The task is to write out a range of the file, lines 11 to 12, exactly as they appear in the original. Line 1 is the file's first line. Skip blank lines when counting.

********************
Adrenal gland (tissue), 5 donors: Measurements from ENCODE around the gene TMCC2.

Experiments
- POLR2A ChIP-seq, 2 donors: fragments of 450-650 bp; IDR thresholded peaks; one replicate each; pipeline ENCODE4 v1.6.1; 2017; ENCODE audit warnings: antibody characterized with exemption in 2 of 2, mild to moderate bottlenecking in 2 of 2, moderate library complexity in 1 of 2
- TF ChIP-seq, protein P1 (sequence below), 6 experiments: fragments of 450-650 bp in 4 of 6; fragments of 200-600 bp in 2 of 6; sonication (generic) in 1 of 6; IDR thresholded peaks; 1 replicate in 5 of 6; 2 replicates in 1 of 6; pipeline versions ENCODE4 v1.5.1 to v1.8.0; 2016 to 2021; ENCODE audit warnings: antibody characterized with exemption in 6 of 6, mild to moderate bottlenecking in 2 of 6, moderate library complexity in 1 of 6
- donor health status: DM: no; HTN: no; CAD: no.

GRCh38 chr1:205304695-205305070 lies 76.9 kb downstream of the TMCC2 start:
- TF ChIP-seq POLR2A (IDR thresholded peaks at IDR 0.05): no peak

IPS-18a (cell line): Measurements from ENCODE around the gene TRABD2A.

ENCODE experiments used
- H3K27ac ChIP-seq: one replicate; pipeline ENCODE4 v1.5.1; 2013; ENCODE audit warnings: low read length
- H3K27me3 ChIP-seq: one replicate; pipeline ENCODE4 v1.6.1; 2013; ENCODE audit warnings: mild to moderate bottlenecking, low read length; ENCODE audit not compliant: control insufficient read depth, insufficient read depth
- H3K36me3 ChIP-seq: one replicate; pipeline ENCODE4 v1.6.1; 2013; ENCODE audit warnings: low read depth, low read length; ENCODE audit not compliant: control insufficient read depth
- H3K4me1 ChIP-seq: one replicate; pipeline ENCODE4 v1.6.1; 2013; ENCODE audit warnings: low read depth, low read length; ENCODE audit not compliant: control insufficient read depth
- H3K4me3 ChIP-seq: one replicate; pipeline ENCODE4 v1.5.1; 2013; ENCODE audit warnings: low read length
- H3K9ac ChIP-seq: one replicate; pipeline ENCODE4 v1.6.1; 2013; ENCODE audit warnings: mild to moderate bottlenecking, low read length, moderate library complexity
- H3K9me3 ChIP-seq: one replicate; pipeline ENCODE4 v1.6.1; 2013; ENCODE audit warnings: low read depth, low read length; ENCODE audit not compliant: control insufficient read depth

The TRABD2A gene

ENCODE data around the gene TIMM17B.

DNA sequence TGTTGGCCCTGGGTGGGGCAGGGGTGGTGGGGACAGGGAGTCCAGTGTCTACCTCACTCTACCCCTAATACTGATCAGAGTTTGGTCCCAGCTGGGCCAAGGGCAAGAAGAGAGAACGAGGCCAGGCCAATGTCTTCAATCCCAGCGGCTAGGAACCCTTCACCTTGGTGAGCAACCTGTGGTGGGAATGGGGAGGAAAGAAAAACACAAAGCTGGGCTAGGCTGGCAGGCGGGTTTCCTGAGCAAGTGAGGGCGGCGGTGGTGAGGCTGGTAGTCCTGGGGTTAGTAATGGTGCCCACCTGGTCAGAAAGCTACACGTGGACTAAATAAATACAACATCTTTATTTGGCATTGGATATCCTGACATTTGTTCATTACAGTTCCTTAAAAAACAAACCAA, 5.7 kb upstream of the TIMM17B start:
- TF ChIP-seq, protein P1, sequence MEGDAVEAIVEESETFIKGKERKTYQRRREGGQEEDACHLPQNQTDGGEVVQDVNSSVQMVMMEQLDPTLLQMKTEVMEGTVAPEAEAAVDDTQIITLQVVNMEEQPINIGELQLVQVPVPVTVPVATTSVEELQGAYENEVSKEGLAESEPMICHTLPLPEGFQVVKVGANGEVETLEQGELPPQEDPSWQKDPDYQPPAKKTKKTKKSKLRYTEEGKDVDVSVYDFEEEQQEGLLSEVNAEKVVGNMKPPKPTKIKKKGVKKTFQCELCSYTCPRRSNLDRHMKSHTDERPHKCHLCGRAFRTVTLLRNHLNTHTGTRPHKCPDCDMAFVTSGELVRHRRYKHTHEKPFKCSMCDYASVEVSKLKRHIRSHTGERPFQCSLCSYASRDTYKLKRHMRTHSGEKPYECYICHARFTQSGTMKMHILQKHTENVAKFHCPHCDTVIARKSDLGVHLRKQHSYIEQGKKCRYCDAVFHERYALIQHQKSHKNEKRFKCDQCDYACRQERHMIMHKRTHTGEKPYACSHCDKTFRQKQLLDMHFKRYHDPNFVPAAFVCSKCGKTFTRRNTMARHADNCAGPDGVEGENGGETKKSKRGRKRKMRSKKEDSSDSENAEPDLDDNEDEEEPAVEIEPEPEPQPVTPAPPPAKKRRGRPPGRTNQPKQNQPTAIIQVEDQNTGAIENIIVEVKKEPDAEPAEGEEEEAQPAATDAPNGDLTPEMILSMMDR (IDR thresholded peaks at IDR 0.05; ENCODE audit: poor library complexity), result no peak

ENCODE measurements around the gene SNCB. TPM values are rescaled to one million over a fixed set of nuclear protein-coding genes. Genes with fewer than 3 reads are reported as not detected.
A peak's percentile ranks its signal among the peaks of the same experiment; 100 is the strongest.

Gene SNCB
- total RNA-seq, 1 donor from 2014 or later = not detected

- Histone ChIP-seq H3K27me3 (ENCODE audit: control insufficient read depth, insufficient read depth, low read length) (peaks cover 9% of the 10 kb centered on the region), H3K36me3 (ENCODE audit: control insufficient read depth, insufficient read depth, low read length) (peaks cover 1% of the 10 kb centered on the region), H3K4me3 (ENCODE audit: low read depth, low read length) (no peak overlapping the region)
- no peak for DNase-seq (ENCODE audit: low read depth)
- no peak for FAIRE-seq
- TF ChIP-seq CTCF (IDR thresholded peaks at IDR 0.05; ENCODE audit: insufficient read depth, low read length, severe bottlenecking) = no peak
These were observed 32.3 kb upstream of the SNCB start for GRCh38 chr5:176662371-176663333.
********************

- H3K27me3 ChIP-seq: one replicate; pipeline ENCODE4 v1.6.1; 2013; ENCODE audit warnings: mild to moderate bottlenecking, low read length; ENCODE audit not compliant: control insufficient read depth, insufficient read depth
- H3K36me3 ChIP-seq: one replicate; pipeline ENCODE4 v1.6.1; 2013; ENCODE audit warnings: low read depth, low read length; ENCODE audit not compliant: control insufficient read depth